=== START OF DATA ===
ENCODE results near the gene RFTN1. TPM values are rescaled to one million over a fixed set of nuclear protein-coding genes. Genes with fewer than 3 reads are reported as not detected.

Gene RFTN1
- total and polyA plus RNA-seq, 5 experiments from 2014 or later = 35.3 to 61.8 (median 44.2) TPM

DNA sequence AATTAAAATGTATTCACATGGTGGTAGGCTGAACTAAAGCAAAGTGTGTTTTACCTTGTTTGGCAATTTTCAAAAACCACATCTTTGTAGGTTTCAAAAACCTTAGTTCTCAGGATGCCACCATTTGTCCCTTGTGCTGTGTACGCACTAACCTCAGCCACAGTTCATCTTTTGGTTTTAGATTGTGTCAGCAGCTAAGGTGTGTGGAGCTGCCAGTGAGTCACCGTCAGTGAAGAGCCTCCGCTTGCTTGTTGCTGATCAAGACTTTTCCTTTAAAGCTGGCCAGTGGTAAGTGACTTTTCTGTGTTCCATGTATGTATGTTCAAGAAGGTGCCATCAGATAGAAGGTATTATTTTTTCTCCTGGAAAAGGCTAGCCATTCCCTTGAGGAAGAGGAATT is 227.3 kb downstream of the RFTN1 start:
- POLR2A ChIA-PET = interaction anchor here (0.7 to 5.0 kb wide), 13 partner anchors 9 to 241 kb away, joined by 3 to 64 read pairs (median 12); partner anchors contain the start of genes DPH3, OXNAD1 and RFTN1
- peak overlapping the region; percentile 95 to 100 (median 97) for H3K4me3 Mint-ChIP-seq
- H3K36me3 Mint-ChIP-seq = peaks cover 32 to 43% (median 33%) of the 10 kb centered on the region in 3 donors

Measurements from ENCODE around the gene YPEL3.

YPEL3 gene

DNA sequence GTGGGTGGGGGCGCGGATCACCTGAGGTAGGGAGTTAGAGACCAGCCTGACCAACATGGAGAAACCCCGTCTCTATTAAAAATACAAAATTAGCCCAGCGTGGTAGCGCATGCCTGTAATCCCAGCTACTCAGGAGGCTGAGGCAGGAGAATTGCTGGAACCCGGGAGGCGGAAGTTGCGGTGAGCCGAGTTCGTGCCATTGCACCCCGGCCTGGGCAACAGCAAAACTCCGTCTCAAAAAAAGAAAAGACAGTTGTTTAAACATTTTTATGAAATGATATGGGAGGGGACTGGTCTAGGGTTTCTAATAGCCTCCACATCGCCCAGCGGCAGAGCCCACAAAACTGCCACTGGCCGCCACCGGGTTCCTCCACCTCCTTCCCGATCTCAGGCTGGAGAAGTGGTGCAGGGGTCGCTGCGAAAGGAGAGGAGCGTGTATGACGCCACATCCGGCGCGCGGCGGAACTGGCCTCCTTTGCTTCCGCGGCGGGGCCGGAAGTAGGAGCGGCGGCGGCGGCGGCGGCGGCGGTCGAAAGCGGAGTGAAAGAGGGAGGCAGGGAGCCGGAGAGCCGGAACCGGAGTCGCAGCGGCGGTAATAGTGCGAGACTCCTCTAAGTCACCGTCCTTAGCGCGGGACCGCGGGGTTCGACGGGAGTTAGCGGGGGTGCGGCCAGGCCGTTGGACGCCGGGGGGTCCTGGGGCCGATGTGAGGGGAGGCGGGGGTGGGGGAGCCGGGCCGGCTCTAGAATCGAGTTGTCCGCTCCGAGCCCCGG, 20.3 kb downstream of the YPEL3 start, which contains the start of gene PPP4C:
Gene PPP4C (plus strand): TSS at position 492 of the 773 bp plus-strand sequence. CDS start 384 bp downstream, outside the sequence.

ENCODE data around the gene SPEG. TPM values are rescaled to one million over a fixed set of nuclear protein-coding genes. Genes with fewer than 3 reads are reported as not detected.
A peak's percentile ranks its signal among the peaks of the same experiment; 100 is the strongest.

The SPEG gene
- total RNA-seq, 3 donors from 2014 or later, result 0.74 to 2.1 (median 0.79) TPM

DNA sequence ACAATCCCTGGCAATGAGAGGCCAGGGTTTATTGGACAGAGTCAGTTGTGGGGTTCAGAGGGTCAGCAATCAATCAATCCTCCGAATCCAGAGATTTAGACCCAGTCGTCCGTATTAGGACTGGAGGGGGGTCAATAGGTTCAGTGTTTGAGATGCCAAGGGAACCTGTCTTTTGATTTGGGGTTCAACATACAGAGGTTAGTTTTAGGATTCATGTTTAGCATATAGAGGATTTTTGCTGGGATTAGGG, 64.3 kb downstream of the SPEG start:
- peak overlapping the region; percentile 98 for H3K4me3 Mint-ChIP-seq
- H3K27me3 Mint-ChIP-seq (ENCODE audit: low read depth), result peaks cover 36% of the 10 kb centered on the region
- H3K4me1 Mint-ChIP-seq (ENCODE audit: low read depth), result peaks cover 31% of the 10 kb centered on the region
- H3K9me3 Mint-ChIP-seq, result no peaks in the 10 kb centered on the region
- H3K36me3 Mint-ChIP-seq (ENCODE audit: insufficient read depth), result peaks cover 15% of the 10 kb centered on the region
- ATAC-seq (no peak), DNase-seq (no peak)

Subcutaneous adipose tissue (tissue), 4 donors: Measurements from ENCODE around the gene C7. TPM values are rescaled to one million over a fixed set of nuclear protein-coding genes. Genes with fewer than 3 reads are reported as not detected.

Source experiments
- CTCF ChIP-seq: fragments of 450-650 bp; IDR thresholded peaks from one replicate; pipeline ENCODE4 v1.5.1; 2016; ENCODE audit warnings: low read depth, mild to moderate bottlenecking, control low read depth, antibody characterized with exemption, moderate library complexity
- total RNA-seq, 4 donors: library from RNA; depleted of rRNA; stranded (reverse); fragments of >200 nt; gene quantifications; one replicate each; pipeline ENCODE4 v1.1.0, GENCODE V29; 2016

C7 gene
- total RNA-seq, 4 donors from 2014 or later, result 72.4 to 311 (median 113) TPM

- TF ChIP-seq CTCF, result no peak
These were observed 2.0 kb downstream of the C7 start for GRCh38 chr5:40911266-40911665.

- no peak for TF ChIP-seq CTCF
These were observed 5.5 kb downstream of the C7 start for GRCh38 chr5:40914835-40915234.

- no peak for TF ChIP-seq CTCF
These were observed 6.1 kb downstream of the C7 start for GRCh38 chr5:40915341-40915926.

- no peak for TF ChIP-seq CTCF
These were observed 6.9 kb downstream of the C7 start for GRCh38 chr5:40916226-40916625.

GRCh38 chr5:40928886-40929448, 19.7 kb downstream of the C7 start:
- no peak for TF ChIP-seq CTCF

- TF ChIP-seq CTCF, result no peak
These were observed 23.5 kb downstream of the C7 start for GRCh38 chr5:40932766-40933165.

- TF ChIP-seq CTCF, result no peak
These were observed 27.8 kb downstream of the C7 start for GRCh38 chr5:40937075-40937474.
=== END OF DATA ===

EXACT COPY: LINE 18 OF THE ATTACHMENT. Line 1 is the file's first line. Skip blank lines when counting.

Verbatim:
- H3K27me3 Mint-ChIP-seq (ENCODE audit: low read depth), result peaks cover 36% of the 10 kb centered on the region